15 kitchen plants to grow

African violets, moth orchid and weeping fig house plant container.

Kitchens are often warm and ideal for plants that need humidity, from elegant peace lilies to the vibrant Begonia rex. There’s a lot more moisture in the air in kitchens than other rooms of the house, due to cooking as well as use of appliances such as washing machines and tumble driers. Not all kitchens are warm and humid, however, and there are other factors to consider when choosing the best plants for your space – some kitchens are cold at night, a south-facing kitchen with big glass doors will receive lots of direct sun, while an old cottage kitchen may have dim lighting and small windows. Your kitchen may have windowsills in sun and shelves in shade. The key is to determine heat and light levels in the different parts of your kitchen and buy plants to suit your specific environment.

15 kitchen plants to grow


Moth orchid

Moth orchid
Moth orchid

Phalaenopsis is an attractive flowering plant that will thrive in the humidity of a bright kitchen. Keep it out of direct sunlight, on a north- or east-facing windowsill or counter top. Moth orchids don’t do well in temperatures below 15ºC so don’t buy for a kitchen where the temperatures drop too low in winter.

Flowers: Sep, Dec, Jan-Mar, June
Height x Spread: 70cm x 40cm


African violets (Streptocarpus)

Pink African violet. Jason Ingram
Pink African violet. Jason Ingram

These compact house plants can flower all year round if they have the right growing conditions. The flowers can be pink, red, white, mauve or violet and appear above furry leaves. African violets thrive in warm, humid rooms, in bright indirect light, although they will be ok on a south-facing windowsill through winter. Avoid temperatures below 16ºC.

Flowers: all year round
H x S: 15cm x 20cm


Peace lily

Flowering peace lily
Flowering peace lily

Peace lilies are ideal for a beginner as they’re low maintenance and easy to look after. They can cope with light shade but will flower more frequently in a bright spot. They do best in a warm, humid room, so a cosy kitchen is perfect for them. Bear in mind that peace lilies are toxic, especially if you have children and/or pets.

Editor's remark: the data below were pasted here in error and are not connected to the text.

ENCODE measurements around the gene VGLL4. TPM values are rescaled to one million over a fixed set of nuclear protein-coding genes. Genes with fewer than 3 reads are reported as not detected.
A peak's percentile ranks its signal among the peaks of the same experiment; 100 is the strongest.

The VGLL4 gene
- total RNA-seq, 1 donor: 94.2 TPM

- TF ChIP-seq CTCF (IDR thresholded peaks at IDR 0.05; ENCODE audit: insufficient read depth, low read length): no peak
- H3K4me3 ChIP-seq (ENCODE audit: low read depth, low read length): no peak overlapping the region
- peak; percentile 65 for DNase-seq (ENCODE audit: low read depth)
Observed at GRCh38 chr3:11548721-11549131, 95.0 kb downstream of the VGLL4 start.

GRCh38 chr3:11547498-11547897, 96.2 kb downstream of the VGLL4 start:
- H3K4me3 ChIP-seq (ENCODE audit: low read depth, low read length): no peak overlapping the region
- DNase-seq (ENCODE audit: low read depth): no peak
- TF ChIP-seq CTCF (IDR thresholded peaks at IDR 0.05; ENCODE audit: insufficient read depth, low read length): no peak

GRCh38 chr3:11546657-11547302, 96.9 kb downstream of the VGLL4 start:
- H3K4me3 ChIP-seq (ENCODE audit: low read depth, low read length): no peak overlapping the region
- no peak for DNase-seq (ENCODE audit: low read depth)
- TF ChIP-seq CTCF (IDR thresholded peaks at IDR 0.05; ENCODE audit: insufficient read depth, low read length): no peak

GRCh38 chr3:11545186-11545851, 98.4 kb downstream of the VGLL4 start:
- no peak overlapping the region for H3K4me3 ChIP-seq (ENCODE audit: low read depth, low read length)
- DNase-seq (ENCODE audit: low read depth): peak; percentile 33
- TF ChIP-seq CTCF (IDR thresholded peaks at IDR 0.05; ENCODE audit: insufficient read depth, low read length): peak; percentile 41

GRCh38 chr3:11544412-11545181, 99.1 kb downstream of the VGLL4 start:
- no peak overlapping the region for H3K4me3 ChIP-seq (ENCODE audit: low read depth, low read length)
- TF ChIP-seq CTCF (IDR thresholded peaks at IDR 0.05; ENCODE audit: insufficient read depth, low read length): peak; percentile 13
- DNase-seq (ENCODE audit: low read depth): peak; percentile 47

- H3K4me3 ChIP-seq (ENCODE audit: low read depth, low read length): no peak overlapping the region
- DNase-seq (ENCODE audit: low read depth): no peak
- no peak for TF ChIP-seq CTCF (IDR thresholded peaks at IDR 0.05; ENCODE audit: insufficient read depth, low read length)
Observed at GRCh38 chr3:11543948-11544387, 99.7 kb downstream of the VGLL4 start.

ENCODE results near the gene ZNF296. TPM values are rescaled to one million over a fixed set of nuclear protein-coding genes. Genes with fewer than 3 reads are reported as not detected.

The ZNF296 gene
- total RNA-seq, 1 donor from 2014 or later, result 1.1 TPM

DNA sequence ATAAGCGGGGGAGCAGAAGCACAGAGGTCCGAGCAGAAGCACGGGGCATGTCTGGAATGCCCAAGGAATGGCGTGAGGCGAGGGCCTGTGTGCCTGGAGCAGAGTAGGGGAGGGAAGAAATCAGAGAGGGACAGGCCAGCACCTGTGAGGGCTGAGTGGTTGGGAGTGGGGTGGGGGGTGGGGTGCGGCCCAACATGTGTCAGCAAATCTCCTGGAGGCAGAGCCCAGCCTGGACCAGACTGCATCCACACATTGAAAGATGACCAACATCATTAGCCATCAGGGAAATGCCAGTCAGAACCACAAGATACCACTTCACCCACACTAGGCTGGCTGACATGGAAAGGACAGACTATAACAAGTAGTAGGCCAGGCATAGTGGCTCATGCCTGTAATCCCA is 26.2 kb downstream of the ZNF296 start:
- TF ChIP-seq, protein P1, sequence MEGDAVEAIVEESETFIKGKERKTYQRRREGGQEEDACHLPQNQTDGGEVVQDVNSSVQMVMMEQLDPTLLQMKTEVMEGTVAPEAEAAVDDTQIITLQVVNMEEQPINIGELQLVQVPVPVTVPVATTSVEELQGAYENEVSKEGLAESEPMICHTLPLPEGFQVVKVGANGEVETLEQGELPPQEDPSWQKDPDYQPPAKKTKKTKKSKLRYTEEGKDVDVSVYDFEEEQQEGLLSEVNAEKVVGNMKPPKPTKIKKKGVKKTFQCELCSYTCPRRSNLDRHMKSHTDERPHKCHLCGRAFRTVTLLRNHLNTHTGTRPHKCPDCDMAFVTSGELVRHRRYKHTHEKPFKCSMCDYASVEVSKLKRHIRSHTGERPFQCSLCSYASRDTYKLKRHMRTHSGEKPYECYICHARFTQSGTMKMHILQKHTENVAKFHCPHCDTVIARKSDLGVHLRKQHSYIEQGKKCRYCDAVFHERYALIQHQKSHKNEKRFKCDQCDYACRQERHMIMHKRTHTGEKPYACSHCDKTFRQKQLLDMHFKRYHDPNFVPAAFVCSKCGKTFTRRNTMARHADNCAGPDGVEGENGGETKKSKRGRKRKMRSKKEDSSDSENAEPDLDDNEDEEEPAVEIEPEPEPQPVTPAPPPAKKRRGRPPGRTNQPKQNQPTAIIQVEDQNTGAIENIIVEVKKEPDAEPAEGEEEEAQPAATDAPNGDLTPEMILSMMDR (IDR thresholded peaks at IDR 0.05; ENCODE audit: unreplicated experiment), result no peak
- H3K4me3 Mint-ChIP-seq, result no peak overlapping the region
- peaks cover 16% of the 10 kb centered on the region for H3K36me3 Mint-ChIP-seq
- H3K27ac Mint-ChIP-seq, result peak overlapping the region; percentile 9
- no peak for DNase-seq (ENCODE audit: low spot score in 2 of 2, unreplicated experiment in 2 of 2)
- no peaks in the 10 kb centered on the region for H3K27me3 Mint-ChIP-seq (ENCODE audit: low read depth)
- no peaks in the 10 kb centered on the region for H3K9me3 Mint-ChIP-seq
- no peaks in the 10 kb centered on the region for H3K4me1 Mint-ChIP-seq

Flowers: Can flower all year round
H x S: 60cm x 30cm


Begonia Rex

Begonia Rex
Begonia Rex

Add dramatic foliage to your kitchen with a Begonia Rex. This exotic plant is popular for its colourful leaves and will thrive in a humid room. There are plenty of colours and types to choose from, including ‘Fireworks’, which has an AGM from the RHS. It won’t cope in rooms where the temperature drops below 16ºC and needs light shade rather than direct sun.

Flowers: December to March
H x S: 30cm x 30cm


Boston fern

Boston Fern, Nephrolepis exaltata 'Green Lady'
Boston Fern, Nephrolepis exaltata ‘Green Lady’

Brighten up a shady spot in your kitchen with a Boston fern, which has light green, arching fronds. It’s adaptable and will cope both with light shade or bright indirect light as long as the air is humid. If your kitchen is low in humidity, mist your plant regularly.

H x S: 1m x 1m


Maidenhair fern (Adiantum raddianum)

Misting a maidenhair fern. Getty Images
Misting a maidenhair fern. Getty Images

This graceful looking plant has delicate, light leaves. It needs to have moist soil, although don’t water until the top inch of compost has dried out. If your kitchen is not humid, mist regularly. Place in a bright spot away from draughts and direct sun.

H x S: 50cm x 40cm


Corn plant (Dracaena fragrans)

Dracaena fragrans. Getty Images
Corn plant (Dracaena fragrans). Getty Images